As a result, the consolidated project plan they put together for this week's meeting, that looked pretty sparse on Wednesday, did not meet our CEO's satisfaction by Friday. Frankly we all looked pretty bad. I promised we would have a better one in place by next week and that I would meet with one of our teams to show what we wanted to accomplish.
That meeting was like pulling teeth. The team members were confused about what we were asking. Even though I had put the leader through my Cadence training a few years back, she couldn't seem to understand that by giving me hours of effort she still had to have a conversation with me to determine the durations. She was convinced that this was simply dependent on priority and didn't get that other tasks within her high priority projects and time spent on ongoing operations could affect these durations.
Another leader in this group expressed the opinion that all Project Management is useless. One of the lower level guys said that they just do a bunch of work whenever and pay no attention to priorities. The other two lower level women just smiled and nodded. It is becoming clearer and clearer to me that we are doing some things backwards. We really needed to train the employees in the methodology before trying to plan these projects.
Also we should have had a formal announcement from the CEO expressing his confidence in the PMO and the process we are following and get his authority to ask these questions. Mike has been good about bugging me to ask for this and we received a draft from the marketing group of an announcement. Here it is slightly redacted:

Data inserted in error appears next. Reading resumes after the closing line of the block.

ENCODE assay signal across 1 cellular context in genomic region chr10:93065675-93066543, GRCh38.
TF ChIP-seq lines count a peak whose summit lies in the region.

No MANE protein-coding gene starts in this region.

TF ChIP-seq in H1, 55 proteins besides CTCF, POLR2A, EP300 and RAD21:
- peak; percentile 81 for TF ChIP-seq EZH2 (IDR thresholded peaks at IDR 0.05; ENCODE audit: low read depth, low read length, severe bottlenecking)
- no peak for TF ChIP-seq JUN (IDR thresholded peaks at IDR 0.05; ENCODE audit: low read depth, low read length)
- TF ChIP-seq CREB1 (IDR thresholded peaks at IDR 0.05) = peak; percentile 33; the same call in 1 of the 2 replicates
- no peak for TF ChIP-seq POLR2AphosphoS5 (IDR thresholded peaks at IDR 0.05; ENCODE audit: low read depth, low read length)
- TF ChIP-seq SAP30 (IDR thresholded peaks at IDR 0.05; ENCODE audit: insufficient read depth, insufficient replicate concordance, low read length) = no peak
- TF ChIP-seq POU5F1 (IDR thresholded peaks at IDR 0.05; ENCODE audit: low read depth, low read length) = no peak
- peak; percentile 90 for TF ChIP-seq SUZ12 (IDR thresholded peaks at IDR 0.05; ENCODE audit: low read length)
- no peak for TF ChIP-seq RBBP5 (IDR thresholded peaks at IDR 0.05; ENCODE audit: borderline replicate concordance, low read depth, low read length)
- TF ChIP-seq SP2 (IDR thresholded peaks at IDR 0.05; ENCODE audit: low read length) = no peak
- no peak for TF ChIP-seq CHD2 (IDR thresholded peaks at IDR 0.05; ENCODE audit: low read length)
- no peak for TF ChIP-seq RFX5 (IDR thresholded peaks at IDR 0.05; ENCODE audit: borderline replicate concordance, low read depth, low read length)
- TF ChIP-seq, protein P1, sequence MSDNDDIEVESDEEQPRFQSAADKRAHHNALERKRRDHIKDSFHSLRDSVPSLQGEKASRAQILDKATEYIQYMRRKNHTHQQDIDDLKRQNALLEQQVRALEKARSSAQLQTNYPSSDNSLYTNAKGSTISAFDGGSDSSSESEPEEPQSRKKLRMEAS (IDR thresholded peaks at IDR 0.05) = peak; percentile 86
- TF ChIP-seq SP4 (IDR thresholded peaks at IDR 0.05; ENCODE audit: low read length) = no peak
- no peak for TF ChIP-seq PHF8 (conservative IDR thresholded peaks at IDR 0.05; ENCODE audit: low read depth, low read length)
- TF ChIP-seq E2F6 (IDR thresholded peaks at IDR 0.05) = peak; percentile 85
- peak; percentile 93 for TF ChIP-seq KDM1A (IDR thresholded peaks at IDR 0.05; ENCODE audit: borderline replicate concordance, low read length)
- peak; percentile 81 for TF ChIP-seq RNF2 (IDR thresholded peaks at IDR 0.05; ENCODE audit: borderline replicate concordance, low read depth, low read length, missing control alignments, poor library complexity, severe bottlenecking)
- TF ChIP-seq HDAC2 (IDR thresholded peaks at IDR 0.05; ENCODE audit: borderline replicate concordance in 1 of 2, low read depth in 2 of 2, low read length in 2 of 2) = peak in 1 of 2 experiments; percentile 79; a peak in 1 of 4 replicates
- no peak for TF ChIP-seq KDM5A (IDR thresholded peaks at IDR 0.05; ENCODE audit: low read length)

As you may know, Bruce Fieggen, QPharma’s longtime VP of Project Management, has agreed to take the helm of QPharma’s Project Management Office in addition to his client-facing duties.
The QPharma Project Management Office, or PMO, is responsible for prioritizing, scheduling, resourcing, and managing the many internal projects necessary for the ongoing operation of our Commercial Services division — most notably, the development of Python™ and our other Information Technology systems. It is crucial to the PMO’s success that all colleagues cooperate fully with PMO deadlines, resource requirements, requests for information, etc. — please accept my thanks, in advance, for your active participation in this process.
Over the past several weeks, a Project Management Steering Committee has been formed, and we have been meeting regularly and going about the arduous process of identifying and prioritizing the dozens of projects that demand QPharma’s attention. In the coming weeks and months, please expect to hear from Bruce, his two Project Managers (Sarah Gerardo and Michael Gerace), and other members of the Steering Committee with various requests related to your role in helping this effort run smoothly.
I look forward to keeping you informed as our important work progresses. Once again, thank you.